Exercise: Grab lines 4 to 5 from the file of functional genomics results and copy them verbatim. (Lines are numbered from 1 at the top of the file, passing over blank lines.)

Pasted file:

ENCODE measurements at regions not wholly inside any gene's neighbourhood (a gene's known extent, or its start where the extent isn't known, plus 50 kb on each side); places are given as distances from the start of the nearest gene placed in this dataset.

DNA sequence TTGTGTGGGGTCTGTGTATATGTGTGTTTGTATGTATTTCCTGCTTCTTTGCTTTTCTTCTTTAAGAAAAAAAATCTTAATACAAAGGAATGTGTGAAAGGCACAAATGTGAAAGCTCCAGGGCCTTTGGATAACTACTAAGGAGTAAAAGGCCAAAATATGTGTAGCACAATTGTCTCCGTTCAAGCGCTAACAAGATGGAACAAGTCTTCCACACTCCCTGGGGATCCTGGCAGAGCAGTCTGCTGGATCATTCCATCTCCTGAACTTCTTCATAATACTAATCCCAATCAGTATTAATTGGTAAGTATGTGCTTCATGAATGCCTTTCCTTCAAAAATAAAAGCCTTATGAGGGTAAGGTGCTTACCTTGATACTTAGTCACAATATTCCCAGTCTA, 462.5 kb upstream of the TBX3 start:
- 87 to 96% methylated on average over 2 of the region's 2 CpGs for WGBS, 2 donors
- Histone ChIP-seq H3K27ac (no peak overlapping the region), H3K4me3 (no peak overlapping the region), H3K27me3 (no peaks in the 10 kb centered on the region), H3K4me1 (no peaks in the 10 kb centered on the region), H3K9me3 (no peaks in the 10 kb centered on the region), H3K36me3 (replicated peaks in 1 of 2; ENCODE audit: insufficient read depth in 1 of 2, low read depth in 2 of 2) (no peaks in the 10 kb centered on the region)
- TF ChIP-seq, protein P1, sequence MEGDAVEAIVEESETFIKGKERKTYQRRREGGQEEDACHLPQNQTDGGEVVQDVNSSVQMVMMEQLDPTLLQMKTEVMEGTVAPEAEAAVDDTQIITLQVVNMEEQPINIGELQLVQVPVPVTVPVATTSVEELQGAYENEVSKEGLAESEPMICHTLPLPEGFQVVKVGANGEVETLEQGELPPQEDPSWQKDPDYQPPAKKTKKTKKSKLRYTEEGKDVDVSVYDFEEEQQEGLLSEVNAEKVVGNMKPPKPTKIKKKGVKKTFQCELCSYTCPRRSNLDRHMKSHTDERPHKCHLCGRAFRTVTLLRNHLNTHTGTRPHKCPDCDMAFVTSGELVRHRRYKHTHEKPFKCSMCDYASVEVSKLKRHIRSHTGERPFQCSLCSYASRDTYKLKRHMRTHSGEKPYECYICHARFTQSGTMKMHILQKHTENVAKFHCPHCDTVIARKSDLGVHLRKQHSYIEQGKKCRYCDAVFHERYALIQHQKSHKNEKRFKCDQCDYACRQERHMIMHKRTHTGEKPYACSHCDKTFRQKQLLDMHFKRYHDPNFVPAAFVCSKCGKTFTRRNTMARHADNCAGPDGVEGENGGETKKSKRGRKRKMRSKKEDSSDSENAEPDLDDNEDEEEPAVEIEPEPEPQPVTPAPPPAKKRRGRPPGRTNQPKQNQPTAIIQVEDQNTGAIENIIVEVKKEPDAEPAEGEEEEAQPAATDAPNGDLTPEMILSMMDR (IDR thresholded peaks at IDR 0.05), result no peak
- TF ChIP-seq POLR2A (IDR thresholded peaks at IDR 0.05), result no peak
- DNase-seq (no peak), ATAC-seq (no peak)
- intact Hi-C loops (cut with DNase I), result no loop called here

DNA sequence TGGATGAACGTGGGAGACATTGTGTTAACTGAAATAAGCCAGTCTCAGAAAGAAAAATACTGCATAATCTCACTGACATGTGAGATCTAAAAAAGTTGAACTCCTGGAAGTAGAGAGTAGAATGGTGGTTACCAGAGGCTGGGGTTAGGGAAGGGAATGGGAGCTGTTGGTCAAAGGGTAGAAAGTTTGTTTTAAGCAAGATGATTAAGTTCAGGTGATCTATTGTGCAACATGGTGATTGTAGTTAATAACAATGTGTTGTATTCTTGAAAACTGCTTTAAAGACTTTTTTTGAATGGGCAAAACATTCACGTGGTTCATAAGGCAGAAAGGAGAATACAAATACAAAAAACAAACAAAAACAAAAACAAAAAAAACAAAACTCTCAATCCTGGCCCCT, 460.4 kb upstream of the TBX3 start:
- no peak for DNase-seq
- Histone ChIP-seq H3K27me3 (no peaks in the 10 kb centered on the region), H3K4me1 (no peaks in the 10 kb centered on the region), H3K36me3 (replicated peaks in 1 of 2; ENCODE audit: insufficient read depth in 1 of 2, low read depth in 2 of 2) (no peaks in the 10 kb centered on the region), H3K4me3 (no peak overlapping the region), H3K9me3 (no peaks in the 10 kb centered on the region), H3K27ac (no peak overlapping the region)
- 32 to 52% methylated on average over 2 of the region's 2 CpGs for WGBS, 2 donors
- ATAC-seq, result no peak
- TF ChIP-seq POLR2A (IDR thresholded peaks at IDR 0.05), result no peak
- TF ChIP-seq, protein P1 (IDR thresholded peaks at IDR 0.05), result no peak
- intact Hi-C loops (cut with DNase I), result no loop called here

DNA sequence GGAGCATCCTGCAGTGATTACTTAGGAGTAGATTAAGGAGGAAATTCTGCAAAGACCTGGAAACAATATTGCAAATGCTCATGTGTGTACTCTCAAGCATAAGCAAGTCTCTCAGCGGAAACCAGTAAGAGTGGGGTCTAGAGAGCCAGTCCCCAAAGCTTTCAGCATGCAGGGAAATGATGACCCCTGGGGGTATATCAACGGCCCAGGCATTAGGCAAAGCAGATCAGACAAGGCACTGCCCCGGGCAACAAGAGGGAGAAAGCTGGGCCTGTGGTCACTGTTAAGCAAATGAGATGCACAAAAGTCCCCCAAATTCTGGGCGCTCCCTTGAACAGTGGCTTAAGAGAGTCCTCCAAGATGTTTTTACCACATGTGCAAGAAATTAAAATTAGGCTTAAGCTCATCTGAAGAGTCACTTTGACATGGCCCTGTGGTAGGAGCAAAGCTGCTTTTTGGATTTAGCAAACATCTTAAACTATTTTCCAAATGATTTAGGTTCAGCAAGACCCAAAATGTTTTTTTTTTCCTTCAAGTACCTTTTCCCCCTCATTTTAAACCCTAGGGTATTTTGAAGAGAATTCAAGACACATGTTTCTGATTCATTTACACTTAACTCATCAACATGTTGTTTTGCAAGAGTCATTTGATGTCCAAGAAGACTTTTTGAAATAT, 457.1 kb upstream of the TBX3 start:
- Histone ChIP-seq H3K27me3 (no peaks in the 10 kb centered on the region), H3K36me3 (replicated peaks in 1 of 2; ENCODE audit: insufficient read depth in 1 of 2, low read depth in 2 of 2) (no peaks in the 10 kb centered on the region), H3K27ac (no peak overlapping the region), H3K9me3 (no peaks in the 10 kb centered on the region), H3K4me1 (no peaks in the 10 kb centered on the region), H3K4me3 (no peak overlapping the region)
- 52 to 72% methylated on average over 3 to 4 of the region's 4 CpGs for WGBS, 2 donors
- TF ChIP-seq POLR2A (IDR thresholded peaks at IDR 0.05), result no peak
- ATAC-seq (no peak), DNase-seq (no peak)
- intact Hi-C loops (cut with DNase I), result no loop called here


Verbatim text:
- Histone ChIP-seq H3K27ac (no peak overlapping the region), H3K4me3 (no peak overlapping the region), H3K27me3 (no peaks in the 10 kb centered on the region), H3K4me1 (no peaks in the 10 kb centered on the region), H3K9me3 (no peaks in the 10 kb centered on the region), H3K36me3 (replicated peaks in 1 of 2; ENCODE audit: insufficient read depth in 1 of 2, low read depth in 2 of 2) (no peaks in the 10 kb centered on the region)
- TF ChIP-seq, protein P1, sequence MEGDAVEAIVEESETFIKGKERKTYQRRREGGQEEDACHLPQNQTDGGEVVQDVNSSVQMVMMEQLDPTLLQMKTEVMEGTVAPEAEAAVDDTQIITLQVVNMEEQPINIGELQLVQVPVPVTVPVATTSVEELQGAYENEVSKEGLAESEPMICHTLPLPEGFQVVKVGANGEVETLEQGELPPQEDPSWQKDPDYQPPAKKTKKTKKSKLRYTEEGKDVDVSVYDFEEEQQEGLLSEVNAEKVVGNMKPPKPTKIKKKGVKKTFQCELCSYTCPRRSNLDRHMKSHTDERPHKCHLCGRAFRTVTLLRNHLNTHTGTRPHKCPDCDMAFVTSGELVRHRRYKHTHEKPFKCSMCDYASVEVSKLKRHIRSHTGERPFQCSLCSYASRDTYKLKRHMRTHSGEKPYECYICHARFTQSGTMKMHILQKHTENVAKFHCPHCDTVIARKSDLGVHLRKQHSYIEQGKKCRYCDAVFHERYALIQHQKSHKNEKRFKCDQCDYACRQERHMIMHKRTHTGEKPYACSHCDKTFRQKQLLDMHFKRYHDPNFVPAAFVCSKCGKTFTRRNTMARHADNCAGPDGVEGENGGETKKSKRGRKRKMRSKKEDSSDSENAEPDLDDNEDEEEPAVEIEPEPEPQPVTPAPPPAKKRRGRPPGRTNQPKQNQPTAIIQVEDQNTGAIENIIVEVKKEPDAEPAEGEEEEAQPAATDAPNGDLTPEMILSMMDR (IDR thresholded peaks at IDR 0.05), result no peak